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Why Does Caffeine Cause Migraines

How Much Caffeine Do You Consume Daily

Why Purity Coffee Does Not Cause Caffeine Headaches or Heartburn

A recent study suggested limiting that intake to 2 servings of a caffeinated beverage per day. Anything over seems to be the tipping point for triggering a Migraine attack.


If you are a regular coffee or tea drinker and wake up with headaches each morning , caffeine could be the problem. Regular intake above the level your body can handle is one way that an episodic migraine can become chronic. The following anecdotes from my client files show how insidious caffeine can be.

In her Headache Diary, my client Barbara reported drinking two cups of black tea per day, which seemed fine upon first glance. But when she wasnt migraine-free after implementing most of the Mundo Program, we started mining more deeply for clues. Only then did she sheepishly admit that she used three tea bags to brew each cup.

We already knew that she took two Excedrin almost daily, in total making her caffeine intake the equivalent of five to six cups of coffee per day. No wonder Barbara would wake up in the morning with full-blown migraines! Her honest revelation was the breakthrough that she needed in order to progress.

Dear Jan,

Since your seminar, little by little, Ive been getting off Excedrin and am now in my third week without it. I feel like my headache cycle is broken. Its exciting! Not only that, but the irritable bowel syndrome that had bothered me for so long is gone.

Thank you,


What Causes Migraine Attacks

People living with migraine typically deal with recurrent, pulsating headaches that can be severe.

These headaches can last anywhere from a few hours to almost 3 days and sometimes include symptoms like sensitivity to light and sound, nausea, and vomiting.

While researchers are still trying to get to the bottom of why migraine attacks happen, they can be caused by a variety of known triggers, including:

Medications used to treat migraine also sometimes cause more attacks if theyre used more than 10 days out of the month.

Can A Single Cup Of Coffee Fix Headache

A single cup of coffee with moderate caffeine quantity can help in relieving the pain from headaches.

The answer to this is relative since the caffeine content in different varieties of coffee differs owing to differences in the serving size.

Lets have a look at the caffeine content of some popular coffee varieties:

Type of Coffee
702-928 mg

The relation between caffeine and headache is quite debatable since it can both trigger and cure pain.

Caffeine is a central nervous system stimulant. Due to its vasoconstriction properties, it can constrict vessels and reduces blood flow to the brain, and thus help in headache or migraine pain. It may also help in headaches by increasing the effectiveness of pain relief medication used by the consumer.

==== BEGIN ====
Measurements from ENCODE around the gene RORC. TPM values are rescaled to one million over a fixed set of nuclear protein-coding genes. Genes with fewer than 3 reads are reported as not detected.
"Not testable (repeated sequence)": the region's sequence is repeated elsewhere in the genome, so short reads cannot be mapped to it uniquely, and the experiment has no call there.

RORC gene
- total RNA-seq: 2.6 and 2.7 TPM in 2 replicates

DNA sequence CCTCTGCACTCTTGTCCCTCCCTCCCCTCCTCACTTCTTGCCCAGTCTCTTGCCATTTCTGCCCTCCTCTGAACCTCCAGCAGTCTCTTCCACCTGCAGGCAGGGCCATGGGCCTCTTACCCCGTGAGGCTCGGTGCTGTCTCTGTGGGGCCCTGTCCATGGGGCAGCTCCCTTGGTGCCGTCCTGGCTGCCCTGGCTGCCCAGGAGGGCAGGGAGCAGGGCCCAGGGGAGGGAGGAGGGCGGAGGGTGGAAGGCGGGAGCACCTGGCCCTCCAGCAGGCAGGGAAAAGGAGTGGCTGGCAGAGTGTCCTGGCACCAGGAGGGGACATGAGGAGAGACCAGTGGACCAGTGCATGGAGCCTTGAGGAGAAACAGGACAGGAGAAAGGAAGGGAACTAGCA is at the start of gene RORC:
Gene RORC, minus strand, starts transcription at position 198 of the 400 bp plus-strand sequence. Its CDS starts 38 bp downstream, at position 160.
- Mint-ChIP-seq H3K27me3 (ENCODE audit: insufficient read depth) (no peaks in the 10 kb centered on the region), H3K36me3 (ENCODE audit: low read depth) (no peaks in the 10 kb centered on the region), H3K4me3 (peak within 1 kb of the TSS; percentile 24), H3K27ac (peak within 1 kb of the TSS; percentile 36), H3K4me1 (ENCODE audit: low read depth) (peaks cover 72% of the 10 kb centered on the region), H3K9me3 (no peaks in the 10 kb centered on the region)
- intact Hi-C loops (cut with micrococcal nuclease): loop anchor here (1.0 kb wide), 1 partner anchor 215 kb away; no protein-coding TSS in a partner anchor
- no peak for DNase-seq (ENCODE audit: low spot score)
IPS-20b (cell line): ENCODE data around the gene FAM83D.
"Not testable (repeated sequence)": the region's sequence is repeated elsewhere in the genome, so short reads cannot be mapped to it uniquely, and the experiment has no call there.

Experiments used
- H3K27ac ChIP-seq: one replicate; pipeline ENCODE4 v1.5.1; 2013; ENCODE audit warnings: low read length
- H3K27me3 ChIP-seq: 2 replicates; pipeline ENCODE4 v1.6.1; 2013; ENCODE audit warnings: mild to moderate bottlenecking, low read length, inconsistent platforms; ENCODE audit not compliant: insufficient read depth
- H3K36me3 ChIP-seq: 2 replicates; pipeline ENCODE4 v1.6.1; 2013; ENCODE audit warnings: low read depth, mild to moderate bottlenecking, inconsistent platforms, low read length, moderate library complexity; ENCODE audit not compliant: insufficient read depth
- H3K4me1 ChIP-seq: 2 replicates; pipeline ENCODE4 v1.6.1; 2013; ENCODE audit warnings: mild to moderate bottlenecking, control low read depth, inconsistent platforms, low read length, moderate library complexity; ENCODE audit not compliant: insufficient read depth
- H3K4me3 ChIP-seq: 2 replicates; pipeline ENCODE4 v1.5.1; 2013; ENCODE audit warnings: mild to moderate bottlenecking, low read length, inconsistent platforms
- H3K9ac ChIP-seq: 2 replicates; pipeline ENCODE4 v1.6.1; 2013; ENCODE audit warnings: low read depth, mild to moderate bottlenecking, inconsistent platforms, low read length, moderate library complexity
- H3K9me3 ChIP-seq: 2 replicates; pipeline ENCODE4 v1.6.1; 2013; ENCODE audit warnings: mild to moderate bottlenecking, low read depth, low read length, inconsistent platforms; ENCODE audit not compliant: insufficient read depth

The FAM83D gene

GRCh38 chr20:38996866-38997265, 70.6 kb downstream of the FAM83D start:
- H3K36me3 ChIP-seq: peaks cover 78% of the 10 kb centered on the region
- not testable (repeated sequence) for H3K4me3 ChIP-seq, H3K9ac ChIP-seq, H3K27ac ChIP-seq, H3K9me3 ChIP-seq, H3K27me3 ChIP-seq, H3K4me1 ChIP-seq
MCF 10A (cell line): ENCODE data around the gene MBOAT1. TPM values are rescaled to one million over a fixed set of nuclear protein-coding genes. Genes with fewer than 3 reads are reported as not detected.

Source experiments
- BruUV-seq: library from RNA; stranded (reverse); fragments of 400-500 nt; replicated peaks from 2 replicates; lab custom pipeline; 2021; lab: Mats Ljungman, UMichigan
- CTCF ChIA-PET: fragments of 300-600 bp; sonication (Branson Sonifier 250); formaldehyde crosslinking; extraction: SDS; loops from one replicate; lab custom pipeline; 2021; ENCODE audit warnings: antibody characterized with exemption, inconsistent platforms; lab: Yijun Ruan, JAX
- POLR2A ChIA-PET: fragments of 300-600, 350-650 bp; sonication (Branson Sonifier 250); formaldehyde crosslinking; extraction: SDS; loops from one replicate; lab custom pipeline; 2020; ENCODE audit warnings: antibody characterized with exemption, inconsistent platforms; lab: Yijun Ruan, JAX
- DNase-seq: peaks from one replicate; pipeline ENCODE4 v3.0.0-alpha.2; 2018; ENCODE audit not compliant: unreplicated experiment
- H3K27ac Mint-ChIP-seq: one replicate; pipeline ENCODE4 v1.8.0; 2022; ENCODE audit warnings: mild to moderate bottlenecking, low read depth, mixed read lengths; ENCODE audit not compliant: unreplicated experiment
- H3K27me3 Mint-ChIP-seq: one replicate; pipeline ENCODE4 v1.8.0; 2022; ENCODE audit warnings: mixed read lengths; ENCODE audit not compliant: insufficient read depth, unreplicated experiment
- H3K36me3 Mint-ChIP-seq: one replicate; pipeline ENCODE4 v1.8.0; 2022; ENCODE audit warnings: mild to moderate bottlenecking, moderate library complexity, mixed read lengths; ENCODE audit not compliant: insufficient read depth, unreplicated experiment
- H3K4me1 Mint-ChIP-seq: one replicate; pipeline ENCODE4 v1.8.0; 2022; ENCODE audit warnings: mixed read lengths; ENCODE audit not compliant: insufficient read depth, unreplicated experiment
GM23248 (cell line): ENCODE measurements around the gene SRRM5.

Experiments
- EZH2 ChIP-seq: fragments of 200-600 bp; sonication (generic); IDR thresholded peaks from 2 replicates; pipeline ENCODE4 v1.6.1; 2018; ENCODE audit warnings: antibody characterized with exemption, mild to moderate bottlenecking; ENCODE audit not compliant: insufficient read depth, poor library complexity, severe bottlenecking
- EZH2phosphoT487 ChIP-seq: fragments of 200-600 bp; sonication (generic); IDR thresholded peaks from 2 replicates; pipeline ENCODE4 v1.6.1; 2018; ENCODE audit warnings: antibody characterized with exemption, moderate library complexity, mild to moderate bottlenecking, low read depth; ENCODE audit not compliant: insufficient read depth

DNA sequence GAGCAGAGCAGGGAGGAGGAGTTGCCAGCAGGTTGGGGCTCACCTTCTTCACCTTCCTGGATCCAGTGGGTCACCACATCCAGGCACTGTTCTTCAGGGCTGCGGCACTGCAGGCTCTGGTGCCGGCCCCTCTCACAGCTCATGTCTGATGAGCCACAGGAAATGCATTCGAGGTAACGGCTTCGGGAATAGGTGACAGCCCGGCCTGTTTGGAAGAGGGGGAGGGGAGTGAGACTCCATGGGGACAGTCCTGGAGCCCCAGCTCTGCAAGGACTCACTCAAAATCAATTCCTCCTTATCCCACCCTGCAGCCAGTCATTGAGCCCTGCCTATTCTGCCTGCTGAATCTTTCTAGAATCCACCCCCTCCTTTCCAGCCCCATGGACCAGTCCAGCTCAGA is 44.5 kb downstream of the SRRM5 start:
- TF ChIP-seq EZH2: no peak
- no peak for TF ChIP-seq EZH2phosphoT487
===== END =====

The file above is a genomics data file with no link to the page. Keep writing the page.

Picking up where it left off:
However, since the science isnt yet clear, there are no specific recommended quantities that can ease your pain.

American Migraine Foundation suggests that depending on how much of the stimulant youre consuming the caffeine in your coffee will help you with headaches.

If you suffer from headaches once in a while, then a coffee within 100-200 milligrams of caffeine at best may help you in reducing the pain. For people suffering from daily headaches, coffee should be completely cut from the diet.

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How Do You Get Rid Of A Coffee Headache

Headache is one of the most common body conditions that people experience in their daily life. Whether its due to overwork, lack of sleep, or too much ingestion of caffeine, headache may result in a dull and pressing mood.

If your headache is caused due to coffee consumption then the first thing you should do is stop drinking it.Many alternatives in the market can satisfy your caffeine boost. Moreover, you can also have decaffeinated coffee to get a similar energy fix.

To get rid of such headaches, some of the best tips are:

  • Staying hydrated
  • Applying ice pack
  • Avoiding other caffeinated foods and beverages

You can have some ice cream as well to uplift your mood. Most importantly, try to take proper amount of rest and eat a nutritious meal. Moderate consumption of coffee rarely affects you but if you have a headache even after curbing coffee, seek medical help from experts for a better recommendation.

How Many Caffeinated Drinks Does It Take To Trigger Migraine

How Does Coffee Stop Nausea

What triggers migraine headaches? Scientists studying caffeine consumption estimate that drinking three or more caffeinated beverages increases the odds of experiencing a migraine headache on the same day.

According to the , headache disorders are some of the most common to affect the nervous system.

Migraine is a form of primary headache disorder.

The term primary refers to the fact that the underlying causes are unclear.

In the United States, 12% of the population experience migraine. This includes adults and children.

The majority of migraineurs say that they are aware of at least one trigger that can bring on their symptoms. Triggers include weather patterns, sleep, stress, hormones, drugs, exercise, and diet.

When it comes to caffeine, the amount a person drinks may be the central factor in whether or not it is a trigger. According to the American Migraine Foundation, some people find it helpful to use a small amount of caffeine to stop some of their migraine headaches. Others may have more frequent migraine headaches with regular caffeine consumption.

Although there is anecdotal evidence of caffeines potential Jekyll-and-Hyde nature, clinical data from migraineurs is rare.

A new study paper, which now appears in The American Journal of Medicine, sheds some light on this conundrum.

Elizabeth Mostofsky, from the Department of Epidemiology at Harvard T.H. Chan School of Public Health in Boston, MA, is the first author of the study.

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To Drink Coffee Or Not To Drink Coffee

Quitting coffee cold turkey isnât necessarily the answer since caffeine affects everyone differently, but having a few alternatives can certainly help you avoid dependency or suffer from a rebound headache. Use a migraine tracking app or journal to carefully monitor your caffeine intake and find the right levels for youâso you can live your best, headache-free life.